In a Nutshell | The Daily Star
12:00 AM, August 02, 2014 / LAST MODIFIED: 01:53 AM, March 08, 2015

In a Nutshell

In a Nutshell

Kazi Tahsin Agaz Apurbo
Source: Kazi Tahsin Agaz Apurbo

This is a short profile on Dr Hafiz GA Siddiqi, a passionate educator, a powerful mentor and immensely popular amongst students for his soft spoken nature and jovial personality. It is probably next to impossible to fill up the allotted space with Dr Siddiqi's activities, his contribution to education in Bangladesh, the positive impact that his words have had on students in the last many decades and of course the eventful life that he led growing up in Dhaka, after his birth in the 1930s in Hazaribagh.
Dr Siddiqi has been a professor at the prestigious Institute of Business Administration (IBA) and has been involved with the institute for decades now. After teaching in the USA for a while, he returned to Bangladesh to join North South University, the first private university to be established in the country, in the early 90s. "I was thrilled at the idea of establishing a private university in Bangladesh," says Dr Siddiqi. "When Mr Muslehuddin Ahmad, the founding VC of NSU, shared this idea with me over dinner, I immediately told him that I would like to be involved with the university." As a pro-VC and VC of, Dr Siddiqi has contributed immensely to NSU, thus establishing it as one of the leading private universities in Bangladesh.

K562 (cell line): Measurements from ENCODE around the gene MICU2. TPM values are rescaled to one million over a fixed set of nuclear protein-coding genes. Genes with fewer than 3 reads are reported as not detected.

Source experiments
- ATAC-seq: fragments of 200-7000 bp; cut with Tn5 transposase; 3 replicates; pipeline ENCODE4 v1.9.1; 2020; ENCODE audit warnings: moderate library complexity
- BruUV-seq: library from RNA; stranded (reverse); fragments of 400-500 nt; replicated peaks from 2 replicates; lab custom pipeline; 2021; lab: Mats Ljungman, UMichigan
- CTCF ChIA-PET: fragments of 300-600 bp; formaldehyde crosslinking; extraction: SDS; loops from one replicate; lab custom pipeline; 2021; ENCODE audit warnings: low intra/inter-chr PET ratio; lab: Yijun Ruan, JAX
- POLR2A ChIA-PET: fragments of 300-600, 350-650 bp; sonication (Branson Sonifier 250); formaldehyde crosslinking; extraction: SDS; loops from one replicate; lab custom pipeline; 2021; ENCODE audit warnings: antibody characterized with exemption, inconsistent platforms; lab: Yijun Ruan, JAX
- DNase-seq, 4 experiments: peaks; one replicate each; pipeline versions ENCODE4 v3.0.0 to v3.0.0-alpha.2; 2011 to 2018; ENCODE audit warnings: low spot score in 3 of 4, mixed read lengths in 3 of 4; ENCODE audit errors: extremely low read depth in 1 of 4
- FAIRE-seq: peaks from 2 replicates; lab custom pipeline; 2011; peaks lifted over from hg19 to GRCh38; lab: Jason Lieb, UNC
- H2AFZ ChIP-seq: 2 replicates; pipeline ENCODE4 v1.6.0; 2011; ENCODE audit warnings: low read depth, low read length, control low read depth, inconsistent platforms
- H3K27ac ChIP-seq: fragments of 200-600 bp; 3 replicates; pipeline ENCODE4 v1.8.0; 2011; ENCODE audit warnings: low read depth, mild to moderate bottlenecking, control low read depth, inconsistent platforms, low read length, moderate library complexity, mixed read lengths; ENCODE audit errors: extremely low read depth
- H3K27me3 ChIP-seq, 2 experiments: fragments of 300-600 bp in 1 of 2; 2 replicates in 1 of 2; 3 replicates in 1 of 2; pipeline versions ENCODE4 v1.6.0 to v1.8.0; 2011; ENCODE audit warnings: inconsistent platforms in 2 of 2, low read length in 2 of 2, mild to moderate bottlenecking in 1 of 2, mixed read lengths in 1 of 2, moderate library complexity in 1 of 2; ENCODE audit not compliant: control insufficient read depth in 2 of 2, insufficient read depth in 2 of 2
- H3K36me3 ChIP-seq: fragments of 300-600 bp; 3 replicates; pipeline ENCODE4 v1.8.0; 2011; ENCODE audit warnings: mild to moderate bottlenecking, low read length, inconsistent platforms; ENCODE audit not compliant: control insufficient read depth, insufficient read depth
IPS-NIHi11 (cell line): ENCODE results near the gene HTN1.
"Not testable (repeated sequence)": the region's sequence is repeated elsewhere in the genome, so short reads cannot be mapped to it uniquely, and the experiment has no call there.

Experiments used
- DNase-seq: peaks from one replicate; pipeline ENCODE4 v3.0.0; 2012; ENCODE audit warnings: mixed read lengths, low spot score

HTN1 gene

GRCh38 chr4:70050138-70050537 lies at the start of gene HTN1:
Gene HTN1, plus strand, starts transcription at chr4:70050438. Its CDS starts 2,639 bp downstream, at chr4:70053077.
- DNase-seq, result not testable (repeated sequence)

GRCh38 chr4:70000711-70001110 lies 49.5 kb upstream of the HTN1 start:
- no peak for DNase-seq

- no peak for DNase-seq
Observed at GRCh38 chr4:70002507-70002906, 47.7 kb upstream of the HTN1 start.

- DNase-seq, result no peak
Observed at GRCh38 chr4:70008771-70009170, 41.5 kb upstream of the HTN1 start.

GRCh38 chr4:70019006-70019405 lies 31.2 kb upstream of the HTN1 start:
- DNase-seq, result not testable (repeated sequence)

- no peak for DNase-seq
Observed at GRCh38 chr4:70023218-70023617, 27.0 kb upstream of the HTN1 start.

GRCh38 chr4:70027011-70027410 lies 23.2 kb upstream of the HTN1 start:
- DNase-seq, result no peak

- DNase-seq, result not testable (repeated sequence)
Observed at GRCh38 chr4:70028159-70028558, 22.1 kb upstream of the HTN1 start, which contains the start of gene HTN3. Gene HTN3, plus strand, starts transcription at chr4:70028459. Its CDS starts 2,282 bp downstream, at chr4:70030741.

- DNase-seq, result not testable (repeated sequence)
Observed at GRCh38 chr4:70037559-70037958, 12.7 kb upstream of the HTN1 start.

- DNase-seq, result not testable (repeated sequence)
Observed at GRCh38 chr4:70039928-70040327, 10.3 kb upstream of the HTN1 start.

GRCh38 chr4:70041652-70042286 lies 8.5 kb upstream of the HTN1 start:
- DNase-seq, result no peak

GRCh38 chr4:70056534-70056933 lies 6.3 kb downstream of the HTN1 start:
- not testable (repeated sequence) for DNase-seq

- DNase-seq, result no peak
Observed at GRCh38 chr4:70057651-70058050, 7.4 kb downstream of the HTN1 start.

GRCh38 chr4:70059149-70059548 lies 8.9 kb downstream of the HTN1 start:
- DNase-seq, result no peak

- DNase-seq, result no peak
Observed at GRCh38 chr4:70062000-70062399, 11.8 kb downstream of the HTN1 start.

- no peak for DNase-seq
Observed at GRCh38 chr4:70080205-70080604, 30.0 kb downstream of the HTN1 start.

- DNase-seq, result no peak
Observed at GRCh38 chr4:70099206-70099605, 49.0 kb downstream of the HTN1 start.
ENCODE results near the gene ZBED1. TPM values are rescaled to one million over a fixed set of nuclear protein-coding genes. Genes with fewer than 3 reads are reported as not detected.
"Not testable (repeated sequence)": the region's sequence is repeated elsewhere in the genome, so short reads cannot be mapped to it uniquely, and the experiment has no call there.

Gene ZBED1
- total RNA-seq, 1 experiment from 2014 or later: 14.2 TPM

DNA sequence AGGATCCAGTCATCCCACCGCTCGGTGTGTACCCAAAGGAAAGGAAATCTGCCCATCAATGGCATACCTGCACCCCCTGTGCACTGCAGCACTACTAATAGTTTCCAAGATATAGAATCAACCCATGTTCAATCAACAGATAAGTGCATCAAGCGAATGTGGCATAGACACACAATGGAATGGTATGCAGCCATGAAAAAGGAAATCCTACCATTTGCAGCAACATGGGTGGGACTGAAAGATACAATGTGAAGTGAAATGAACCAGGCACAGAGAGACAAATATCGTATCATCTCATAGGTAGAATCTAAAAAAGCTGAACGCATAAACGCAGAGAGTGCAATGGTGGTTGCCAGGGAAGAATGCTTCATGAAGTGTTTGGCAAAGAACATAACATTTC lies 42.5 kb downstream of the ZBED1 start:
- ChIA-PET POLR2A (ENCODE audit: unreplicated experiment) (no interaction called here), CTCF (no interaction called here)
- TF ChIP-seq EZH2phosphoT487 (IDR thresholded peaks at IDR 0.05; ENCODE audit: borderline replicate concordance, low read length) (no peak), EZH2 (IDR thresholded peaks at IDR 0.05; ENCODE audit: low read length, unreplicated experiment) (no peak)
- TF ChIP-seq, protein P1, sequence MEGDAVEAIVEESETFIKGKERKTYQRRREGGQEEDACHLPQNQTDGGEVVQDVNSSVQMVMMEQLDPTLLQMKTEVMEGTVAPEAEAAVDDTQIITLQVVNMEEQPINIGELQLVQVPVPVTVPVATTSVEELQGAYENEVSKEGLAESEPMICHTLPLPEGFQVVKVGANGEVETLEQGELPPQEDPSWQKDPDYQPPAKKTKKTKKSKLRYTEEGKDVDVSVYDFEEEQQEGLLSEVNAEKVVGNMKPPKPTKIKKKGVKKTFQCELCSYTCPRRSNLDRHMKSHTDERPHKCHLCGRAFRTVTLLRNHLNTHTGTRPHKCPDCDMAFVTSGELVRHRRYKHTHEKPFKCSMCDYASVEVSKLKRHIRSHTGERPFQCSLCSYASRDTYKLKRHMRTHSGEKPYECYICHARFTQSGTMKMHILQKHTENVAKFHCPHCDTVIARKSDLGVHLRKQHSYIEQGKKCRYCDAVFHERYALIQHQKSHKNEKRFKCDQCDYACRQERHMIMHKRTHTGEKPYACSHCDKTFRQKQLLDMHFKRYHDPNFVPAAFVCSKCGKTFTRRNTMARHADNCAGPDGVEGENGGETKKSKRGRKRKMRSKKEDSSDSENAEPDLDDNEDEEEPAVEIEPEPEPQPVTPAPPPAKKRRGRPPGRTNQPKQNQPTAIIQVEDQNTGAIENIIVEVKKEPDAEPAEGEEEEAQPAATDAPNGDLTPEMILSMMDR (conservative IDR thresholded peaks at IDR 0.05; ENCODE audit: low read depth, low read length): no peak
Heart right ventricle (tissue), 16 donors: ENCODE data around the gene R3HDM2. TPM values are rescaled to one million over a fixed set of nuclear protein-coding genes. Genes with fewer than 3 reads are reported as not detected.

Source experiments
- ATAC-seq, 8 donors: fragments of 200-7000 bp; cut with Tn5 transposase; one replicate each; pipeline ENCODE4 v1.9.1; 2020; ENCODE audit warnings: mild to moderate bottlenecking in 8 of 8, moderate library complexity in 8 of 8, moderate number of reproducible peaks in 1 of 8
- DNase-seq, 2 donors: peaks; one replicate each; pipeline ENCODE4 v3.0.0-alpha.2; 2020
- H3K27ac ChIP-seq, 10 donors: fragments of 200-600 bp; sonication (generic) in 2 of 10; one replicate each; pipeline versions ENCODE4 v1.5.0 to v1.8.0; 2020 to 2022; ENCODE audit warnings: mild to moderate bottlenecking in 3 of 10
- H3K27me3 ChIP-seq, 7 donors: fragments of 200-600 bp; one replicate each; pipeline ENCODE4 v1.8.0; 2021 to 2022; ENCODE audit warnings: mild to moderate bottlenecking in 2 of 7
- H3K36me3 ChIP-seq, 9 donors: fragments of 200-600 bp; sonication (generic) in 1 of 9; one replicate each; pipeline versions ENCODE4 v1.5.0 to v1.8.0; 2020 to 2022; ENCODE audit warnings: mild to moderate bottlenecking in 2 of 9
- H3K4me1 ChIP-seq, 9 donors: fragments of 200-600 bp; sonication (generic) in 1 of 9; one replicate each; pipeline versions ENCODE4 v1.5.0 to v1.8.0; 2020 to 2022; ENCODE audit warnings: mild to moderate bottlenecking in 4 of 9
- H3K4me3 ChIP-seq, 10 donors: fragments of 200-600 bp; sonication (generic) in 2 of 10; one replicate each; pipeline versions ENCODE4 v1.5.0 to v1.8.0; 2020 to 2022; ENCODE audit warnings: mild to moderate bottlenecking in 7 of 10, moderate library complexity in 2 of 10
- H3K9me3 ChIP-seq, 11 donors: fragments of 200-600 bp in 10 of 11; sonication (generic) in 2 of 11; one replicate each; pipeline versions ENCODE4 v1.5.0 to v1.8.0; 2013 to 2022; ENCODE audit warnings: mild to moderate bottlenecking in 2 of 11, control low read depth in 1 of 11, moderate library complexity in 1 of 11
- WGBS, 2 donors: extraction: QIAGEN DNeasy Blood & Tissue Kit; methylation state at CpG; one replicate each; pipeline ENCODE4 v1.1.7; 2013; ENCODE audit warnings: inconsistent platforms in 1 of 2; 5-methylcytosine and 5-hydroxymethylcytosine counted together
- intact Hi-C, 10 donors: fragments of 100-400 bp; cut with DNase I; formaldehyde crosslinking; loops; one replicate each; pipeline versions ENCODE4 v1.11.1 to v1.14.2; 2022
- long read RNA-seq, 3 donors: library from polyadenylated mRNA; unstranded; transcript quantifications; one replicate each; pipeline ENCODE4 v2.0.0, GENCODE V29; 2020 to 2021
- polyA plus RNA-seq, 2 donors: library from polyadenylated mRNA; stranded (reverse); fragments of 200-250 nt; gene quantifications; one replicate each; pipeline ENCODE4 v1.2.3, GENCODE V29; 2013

After an early retirement in 2010, Dr Siddiqi joined Brac University as Professor Emeritus. "Sir Fazle Hasan Abed, very dear to me, requested me to join the university, and I could not refuse," explains Dr Siddiqi. "I don't teach, but I mentor other professors, teachers also students. I am also continuing with my research activities. I have an office there; Abed was nice enough to give me one. And I am not doing this for a salary. At this age, I don't want to be accountable to anybody, I told Abed. I want to do what I like to do in a relaxed manner."
Dr Hafiz GA Siddiqi earned the title of Hafiz because he memorised the Holy Quran, and that too at a very young age. "I was a very good student and would always win the government scholarships at school," says Dr Siddiqi. "After finishing class 4, I suddenly decided to memorise the Holy Quran, which meant dropping out from regular school. My teacher was upset and wanted me to change my mind. He wanted to me stick to studies, since I was doing very well. But I would not listen and went for the title of Hafiz." It was four years before Dr Siddiqi went back to regular school.
In his early 80s now, Dr Siddiqi is an active policy builder in the field of corporate finance, a passionate educator and a popular mentor amongst his family, friends and colleagues. "I was born in 1931, but one of my teachers in school changed it to 1937!" he laughs. "I must be 82-83 at least, or more." Clearly, he has a way of winning over the hearts of young students, and surprisingly enough remembers each and every one of them. "I am very proud of my students," he says. "Most of my students are doing very well -- in finance, education even in writing. As I always say, half of this country is run by my students! What do I have to worry about?" says Dr Siddiqi, all swollen with pride. 

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